KANSAS CITY, Mo. — Marchers gathered to stand for equality both north and south of the river on Sunday. Southeast Kansas City and Parkville had marches of their own. Protesters said bringing people together with a message is the first step toward change.
Unity Southeast Kansas City has been holding a march each Sunday, and plans for them to continue.
“It’s great to be a part of national movements, but we have to take care of home, and we know there are some things happening at home that just aren’t right,” organizer, Crystal Wilson said.
Protesters stood for eight minutes and forty-six seconds on a bridge to remember George Floyd. That’s how long Minneapolis police pinned Floyd to the ground last month before he died. Each protester held their breath for as long as they could, and could only say — ‘I can’t breathe.’
“It was very powerful to have us hold our breath, and the only way that we could get our breath was to say ‘I can’t breathe.’ For eight minutes and forty six seconds, so that was powerful. I teared up to be honest,” protester, Rachel Hudson said.
North of Kansas City, in Parkville, they had a march of their own. Even Police Chief, Kevin L. Chrisman, marched with the group for unity.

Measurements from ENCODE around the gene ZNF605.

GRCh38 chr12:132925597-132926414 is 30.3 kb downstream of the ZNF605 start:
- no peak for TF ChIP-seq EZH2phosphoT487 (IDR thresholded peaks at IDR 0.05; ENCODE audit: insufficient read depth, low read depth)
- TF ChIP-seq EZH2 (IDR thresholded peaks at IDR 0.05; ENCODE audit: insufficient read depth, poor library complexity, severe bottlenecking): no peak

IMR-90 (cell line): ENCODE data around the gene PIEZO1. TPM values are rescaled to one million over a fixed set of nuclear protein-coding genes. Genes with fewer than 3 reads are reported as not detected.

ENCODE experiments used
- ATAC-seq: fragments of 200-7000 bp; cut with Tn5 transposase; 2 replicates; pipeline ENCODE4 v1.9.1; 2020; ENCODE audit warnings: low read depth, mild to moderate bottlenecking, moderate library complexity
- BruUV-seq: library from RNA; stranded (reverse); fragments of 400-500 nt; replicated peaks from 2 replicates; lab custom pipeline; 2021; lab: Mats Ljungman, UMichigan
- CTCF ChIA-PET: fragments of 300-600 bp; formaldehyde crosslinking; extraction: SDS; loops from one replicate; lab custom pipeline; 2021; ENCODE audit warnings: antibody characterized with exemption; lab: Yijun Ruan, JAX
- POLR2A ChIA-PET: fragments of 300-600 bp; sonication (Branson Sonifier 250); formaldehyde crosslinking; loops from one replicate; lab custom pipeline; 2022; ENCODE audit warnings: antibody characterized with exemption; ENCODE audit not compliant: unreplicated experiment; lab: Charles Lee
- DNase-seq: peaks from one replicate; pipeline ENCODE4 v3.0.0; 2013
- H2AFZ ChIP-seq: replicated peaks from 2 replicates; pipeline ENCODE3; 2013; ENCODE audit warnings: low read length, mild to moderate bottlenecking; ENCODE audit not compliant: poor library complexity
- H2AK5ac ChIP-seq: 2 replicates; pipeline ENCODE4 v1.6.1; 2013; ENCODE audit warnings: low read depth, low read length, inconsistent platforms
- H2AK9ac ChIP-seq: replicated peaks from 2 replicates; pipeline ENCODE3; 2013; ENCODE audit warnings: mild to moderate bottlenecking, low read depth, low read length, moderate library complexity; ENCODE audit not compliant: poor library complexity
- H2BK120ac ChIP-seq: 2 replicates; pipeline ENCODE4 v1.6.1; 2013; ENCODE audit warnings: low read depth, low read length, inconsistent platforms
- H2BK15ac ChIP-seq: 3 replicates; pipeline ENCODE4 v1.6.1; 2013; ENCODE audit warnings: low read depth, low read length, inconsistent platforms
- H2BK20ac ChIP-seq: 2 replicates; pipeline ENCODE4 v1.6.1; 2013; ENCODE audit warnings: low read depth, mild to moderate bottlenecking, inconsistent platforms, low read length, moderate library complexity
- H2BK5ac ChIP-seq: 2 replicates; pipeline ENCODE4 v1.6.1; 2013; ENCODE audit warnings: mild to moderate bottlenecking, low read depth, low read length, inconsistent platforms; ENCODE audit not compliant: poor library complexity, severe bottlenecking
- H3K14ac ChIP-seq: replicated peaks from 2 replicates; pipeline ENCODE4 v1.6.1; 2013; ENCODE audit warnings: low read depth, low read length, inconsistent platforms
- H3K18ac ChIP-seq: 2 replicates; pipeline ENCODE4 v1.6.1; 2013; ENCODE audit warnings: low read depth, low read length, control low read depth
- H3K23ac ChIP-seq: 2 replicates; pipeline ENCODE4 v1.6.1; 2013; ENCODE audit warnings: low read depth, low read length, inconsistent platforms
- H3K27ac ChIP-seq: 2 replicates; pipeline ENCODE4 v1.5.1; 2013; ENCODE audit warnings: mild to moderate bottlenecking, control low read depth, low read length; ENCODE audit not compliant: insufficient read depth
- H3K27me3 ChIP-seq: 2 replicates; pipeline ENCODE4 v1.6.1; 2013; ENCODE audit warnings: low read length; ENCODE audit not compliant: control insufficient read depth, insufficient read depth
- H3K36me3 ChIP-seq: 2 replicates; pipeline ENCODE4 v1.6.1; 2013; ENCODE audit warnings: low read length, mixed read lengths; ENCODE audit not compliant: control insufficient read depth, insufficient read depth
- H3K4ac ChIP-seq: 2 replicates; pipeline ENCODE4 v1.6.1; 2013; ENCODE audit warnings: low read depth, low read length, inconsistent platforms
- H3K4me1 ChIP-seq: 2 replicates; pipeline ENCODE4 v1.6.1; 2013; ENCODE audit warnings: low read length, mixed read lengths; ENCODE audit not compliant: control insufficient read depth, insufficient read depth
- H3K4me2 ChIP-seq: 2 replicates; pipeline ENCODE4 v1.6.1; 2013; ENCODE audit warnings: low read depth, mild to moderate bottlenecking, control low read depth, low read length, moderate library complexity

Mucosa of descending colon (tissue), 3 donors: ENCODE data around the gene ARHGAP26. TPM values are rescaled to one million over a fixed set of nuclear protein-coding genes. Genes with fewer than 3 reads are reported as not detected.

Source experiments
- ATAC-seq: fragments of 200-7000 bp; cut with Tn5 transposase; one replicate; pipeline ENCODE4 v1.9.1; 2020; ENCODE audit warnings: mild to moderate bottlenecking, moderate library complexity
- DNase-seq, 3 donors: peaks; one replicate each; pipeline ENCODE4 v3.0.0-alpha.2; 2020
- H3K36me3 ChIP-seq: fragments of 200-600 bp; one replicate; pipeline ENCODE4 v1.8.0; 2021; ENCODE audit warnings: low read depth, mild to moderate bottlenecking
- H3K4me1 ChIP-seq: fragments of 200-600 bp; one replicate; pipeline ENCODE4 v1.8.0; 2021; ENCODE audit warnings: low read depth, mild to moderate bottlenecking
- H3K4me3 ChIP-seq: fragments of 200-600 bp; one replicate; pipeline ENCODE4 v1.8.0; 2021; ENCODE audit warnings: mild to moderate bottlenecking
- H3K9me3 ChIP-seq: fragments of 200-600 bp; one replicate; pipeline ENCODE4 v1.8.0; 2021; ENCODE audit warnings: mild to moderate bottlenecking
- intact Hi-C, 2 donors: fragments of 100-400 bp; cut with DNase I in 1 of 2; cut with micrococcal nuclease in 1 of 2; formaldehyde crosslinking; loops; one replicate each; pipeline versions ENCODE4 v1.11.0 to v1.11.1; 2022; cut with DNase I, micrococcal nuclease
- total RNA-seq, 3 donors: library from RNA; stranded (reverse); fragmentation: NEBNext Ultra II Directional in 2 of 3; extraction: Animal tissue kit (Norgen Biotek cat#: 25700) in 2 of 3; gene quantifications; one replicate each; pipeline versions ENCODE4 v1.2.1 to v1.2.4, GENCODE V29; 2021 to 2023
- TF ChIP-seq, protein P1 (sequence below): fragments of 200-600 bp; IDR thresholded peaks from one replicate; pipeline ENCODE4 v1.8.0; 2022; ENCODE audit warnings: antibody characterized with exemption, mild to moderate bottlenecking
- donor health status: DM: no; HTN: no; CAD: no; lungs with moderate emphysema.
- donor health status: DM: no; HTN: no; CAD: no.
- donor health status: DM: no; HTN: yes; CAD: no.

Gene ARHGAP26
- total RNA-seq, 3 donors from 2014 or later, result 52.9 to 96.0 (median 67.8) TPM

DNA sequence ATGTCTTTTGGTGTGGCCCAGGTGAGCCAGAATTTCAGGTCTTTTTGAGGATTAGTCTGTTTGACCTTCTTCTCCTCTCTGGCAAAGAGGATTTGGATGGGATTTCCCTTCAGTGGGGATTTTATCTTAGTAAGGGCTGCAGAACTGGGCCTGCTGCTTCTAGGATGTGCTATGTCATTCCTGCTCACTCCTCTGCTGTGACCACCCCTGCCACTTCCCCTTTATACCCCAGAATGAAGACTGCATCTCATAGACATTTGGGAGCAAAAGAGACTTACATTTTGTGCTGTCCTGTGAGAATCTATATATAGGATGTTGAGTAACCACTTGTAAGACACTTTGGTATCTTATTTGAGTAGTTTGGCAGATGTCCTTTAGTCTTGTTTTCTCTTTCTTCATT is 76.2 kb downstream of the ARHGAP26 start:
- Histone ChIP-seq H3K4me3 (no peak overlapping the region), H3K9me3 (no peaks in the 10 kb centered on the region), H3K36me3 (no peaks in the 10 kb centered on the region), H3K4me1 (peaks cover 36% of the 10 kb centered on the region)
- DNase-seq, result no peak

“With the march for unity I tell you what, who else — we’re better together than we are apart,” Chief Chrisman said. “This is a start of something new, but yet we are pretty strong here in the city. I’m excited to move forward.”
Platte County deputies handed out popsicles while protesters talked about why Black lives matter. 12-year-old Brooklyn Verdi came to the march with her mom and sister.
“I’m glad for all the people that are here to celebrate black lives matter. It makes me feel really proud and happy to be who I am right now as a person,” Verdi said.
Emmanuel Akesseh immigrated to the United States from Ghana. He says when he heard about a march for unity he knew he had to be a part of the rally.
“It’s high time we come together as one because — not because of the color, but we are the same human beings. We should love ourselves, and help each other,” Akesseh said.
They believe coming together in support can push change forward. Chief Chrisman says he felt it was important officers, especially him, come out and walk for their message of unity.